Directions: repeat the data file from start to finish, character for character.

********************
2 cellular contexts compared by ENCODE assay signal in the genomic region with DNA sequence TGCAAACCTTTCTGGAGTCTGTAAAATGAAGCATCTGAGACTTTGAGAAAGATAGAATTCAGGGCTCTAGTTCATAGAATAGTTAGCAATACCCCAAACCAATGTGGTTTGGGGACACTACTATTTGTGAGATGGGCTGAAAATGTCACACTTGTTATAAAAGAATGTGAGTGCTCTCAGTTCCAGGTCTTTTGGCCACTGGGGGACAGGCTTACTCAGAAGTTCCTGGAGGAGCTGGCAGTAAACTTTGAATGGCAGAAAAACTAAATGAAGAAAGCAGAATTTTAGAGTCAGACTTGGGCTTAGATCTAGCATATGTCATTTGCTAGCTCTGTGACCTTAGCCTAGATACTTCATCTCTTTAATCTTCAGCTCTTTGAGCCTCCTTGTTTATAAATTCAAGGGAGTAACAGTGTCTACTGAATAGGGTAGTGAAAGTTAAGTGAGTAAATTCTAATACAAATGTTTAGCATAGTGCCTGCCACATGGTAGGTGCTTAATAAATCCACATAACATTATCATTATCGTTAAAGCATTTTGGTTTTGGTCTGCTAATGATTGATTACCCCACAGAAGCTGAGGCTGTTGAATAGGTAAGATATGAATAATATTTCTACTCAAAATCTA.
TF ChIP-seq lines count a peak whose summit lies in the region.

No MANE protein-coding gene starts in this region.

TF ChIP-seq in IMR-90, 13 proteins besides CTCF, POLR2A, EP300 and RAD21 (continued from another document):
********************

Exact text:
2 cellular contexts compared by ENCODE assay signal in the genomic region with DNA sequence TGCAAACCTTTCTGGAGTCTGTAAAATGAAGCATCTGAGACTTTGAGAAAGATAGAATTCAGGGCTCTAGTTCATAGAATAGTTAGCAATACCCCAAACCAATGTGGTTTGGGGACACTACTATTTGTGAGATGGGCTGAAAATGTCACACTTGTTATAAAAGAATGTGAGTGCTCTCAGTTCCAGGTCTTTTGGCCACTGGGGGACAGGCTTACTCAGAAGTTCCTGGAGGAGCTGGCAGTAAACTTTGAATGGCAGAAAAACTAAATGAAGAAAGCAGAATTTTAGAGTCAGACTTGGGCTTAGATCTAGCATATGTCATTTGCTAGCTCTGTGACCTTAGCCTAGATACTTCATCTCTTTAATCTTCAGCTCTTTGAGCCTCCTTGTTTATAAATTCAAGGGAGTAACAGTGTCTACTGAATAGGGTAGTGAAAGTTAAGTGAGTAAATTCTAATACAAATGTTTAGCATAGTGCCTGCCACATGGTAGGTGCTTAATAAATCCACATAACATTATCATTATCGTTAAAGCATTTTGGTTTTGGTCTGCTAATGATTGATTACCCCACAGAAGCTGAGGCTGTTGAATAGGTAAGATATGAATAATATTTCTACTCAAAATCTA.
TF ChIP-seq lines count a peak whose summit lies in the region.

No MANE protein-coding gene starts in this region.

TF ChIP-seq in IMR-90, 13 proteins besides CTCF, POLR2A, EP300 and RAD21 (continued from another document):